Following on from the success of Healthy City Week, Bristol Green Capital Partnership were asked to co-present at NHS England, Public Health England and the Local Nature Partnership’s ‘Delivering the health and wellbeing benefits of the natural environment’ conference in November 2016 to demonstrate the importance of the natural environment when related to health.

Green & Black Ambassadors

We worked with project partners Ujima Radio CIC and University of Bristol Cabot Institute to co-fund and co-deliver a pilot engagement and leadership programme with BAME communities, the Green & Black Ambassadors project.

While Bristol is recognised for its leadership on environmental sustainability, this new project was developed to address the strong need to address issues of exclusion of certain groups, including Black and Minority Ethnic communities. From October 2016, we worked with and paid our two pilot ambassadors, Zakiya Mckenzie and Jasmine Ketibuah-Foley. The Ambassadors received training and support in order to conduct community action research, collate case studies, create related media and monthly radio shows, undertake leadership development mentorship and training, and advocate for ‘disruptive’ and constructive challenge.

While the pilot was intended to run for just 5 months, it was extended to a year in response to huge interest and support across the city, and thanks to additional funding from University of Bristol’s Cabot Institute and the National Environment Research Council.

Over the full year-long pilot (ending in October 2017), the Ambassadors have directly engaged with over 17 member organisations of BGCP, joined debates and shared their learnings to over 1,000 people through a range of events, worked with 39 individuals from BAME backgrounds as part of their community action research and broadcast over 10 radio shows on Ujima Radio. The outcomes of this pilot have contributed to the development of future plans to scale-up of the project to support more G&B Ambassadors in 2018 and beyond.

Skills Bridge and building capacity

Through our continued relationship with both of the city’s universities we were able to broker connections between 28 member organisations and the universities’ students. Their skills have added capacity, research and expertise to local sustainability projects – through volunteering, internships and placements. Learnings and reflections from the University of the West of England’s ‘Our Green City’ free online course, which featured 24 organisations from across the Bristol Green Capital Partnership, were also discussed as part of a ‘Leadership in Sustainability’ symposium in July 2016.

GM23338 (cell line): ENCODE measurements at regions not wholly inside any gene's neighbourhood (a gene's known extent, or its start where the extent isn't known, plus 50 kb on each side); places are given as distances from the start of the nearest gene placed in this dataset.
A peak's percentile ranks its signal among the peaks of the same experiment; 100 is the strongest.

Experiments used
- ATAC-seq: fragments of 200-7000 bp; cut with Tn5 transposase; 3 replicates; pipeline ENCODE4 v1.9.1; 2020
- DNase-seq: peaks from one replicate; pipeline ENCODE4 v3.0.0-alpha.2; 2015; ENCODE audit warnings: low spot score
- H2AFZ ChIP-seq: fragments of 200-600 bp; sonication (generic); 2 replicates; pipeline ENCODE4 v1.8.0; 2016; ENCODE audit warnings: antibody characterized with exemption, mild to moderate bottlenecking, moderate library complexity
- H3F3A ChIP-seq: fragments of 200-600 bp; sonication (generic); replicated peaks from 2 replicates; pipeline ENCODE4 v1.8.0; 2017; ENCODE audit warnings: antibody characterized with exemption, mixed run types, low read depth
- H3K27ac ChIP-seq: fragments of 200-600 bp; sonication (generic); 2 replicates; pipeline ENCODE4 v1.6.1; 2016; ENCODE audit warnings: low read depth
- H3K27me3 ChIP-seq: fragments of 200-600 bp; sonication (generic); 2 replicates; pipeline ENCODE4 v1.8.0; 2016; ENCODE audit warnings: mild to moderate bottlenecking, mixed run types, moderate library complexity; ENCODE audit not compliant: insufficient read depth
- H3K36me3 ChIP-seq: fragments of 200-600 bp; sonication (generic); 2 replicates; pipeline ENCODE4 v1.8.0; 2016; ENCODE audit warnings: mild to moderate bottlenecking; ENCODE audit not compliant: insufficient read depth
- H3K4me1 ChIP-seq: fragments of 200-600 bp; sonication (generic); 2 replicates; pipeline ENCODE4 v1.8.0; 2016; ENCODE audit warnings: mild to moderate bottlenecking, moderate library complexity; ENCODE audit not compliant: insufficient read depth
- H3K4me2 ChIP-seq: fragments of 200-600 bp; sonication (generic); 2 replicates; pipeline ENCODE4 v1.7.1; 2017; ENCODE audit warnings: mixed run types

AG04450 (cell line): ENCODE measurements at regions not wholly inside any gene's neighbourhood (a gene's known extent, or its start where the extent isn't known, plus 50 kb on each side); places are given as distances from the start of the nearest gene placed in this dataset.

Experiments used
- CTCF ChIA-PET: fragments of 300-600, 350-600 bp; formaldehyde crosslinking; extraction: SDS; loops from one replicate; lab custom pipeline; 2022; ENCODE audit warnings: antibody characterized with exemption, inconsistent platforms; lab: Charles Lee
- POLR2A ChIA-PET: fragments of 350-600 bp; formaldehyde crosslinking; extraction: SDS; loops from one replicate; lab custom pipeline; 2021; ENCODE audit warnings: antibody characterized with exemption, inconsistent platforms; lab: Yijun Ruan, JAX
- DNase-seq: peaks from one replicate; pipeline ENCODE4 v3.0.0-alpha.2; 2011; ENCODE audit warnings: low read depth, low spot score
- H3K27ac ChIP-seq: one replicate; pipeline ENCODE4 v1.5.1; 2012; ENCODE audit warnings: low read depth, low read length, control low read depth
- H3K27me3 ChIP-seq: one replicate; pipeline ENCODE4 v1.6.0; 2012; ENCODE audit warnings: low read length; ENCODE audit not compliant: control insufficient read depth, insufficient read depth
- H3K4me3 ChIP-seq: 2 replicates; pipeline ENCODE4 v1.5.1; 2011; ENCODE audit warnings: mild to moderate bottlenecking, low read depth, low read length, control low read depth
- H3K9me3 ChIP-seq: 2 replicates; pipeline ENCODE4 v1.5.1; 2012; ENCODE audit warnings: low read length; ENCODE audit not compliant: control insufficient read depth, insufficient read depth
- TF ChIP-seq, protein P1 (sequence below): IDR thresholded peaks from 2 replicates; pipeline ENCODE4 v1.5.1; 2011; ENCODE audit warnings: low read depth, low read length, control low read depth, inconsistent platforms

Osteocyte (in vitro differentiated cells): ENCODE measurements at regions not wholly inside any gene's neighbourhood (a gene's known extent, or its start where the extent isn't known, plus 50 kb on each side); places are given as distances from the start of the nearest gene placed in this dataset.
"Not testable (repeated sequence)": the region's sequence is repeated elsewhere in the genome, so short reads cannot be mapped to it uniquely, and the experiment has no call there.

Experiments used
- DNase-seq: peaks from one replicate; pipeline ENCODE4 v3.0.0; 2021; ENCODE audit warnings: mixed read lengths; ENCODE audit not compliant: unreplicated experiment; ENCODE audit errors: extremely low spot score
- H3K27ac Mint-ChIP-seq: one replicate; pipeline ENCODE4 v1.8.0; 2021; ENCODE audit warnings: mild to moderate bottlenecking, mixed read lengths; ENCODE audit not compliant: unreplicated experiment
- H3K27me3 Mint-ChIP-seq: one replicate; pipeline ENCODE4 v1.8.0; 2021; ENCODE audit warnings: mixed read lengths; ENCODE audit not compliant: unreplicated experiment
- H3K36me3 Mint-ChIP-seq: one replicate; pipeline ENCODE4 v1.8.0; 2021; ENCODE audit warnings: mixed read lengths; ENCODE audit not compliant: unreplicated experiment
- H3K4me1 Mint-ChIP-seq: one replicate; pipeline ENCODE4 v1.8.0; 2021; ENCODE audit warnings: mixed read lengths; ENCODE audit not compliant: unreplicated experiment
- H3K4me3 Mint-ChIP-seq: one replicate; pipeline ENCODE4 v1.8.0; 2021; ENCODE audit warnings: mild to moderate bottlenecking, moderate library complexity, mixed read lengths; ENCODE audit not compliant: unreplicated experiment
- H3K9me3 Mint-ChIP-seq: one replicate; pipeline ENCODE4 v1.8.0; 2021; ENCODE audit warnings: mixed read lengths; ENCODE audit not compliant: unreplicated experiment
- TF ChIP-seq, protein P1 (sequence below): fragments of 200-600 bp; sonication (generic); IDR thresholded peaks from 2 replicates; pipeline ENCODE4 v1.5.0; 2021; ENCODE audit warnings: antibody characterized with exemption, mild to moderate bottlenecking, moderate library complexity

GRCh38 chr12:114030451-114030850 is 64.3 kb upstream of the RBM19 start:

Better Bristol: supporting inclusive and sustainable community projects

We extended our partnership with Crowdfunder Ltd to offer crowdfunding workshops to 30 community groups and small organisations. This enabled them to learn practical crowdfunding skills to support fundraising efforts for local community-based sustainability projects. In feedback from the workshop, attendees described the training and coaching useful, with ‘excellent’ personal coaching and webinars described as ‘invaluable’. Over 20 organisations went forward from these workshops to take part in our ‘Better Bristol’ matchfunding / crowdfunding initiative that launched at the start of June 2017.

Developing the Partnership

The work of BGCP CIC in this period was financially supported primarily by 9 initial strategic partners (ISPs) in the city: Avon Wildlife Trust; Centre for Sustainable Energy; Bristol City Council; Resource Futures; Sustrans; Triodos Bank; University of Bristol; University of the West of England, Bristol; and the West of England Initiative. In addition, sponsorship and research grant funding was generated to support events and project activity

A board of directors governs the Community Interest Company. During the year, this initially comprised of 8 directors drawn from the ISPs, 2 directors elected by our members for 2-year terms to help represent the wider membership. During the year, following an open call for interest, the Directors appointed a new chair, Mohammed Saddiq (Managing Director of genECO), independent of the ISPs. The Directors also appointed a new Director to represent the food theme during the period.

Important development of the company staffing and infrastructure also took place during the year – increasing our capacity and resources to ensure the successful delivery of company objectives and to ensure the long-term sustainability of the Partnership. The central team increased from 1 to 3 staff. Our first full-time Chief Executive came into post in June 2016, with a full-time Partnership Development Manager joining in January 2017, complementing our existing full-time Operations Manager.

Plans for the future

Throughout early 2017 we focused on preparations for the 10th anniversary of Bristol Green Capital Partnership. We engaged with many of our long-standing members to plan a major event for July 2017 to mark the occasion and celebrate the decade-long journey that the Partnership has been on. A key objective was to refresh and reinvigorate our efforts to achieve our vision of a sustainable city with a high quality of life for all, working collaboratively with our members.

Moving into the next financial year, an increasing focus will be to explore new sources of funding and other income generation opportunities to establish a long-term, financially secure operating model – at all times working with members and other key stakeholders to leverage the enormous expertise, resource and passion we are fortunate to have within the Partnership.

Many of the projects and activity highlighted in this report continued into 2017/18, and further details can be found on our website: www.bristolgreencapital.org.